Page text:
Some Attempted Solutions

John Foster

in The Divine Lawmaker

Published in print January 2004 | ISBN: 9780199250592
Published online April 2004 | e-ISBN: 9780191600913 | DOI:
 Some Attempted Solutions

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There are various ways of trying to justify induction by appeal to certain a priori principles of probability. But all such appeals fail, either by being irrelevant to the issue or by begging the question. A seemingly more promising approach would be to take induction to be a basic form of sound reasoning, which, like deduction, does not stand in need of justification. I call this the simple view. But this view too can be shown to fail. For instance, consider a case in which we know that a regularity that has held in our experience so far has done so by mere coincidence (i.e. for no reason). Because we know that the regularity is just a coincidence, we know that we cannot rationally use it as a basis for predicting outcomes in the future. But this is not something that can be adequately accounted for if we accept the simple view.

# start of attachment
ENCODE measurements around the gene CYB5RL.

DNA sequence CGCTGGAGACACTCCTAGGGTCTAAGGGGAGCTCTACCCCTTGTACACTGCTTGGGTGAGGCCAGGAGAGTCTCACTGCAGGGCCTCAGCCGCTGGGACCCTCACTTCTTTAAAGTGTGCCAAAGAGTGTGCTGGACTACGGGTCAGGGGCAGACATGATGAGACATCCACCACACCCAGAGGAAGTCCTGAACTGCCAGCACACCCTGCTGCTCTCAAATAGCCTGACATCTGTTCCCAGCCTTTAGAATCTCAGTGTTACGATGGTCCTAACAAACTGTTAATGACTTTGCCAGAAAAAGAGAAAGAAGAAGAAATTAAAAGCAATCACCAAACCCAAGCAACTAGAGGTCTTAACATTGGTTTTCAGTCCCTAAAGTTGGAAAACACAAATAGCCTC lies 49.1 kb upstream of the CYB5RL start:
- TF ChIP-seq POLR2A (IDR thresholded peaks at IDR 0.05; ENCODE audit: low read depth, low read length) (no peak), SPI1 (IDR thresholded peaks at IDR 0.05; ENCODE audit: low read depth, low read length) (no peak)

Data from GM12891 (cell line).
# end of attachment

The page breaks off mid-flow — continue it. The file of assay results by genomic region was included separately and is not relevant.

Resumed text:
Keywords: a priori; coincidence; induction; justification; predicting; probability; reasoning; regularity; simple view

Chapter.  9186 words. 

Subjects: Philosophy of Religion

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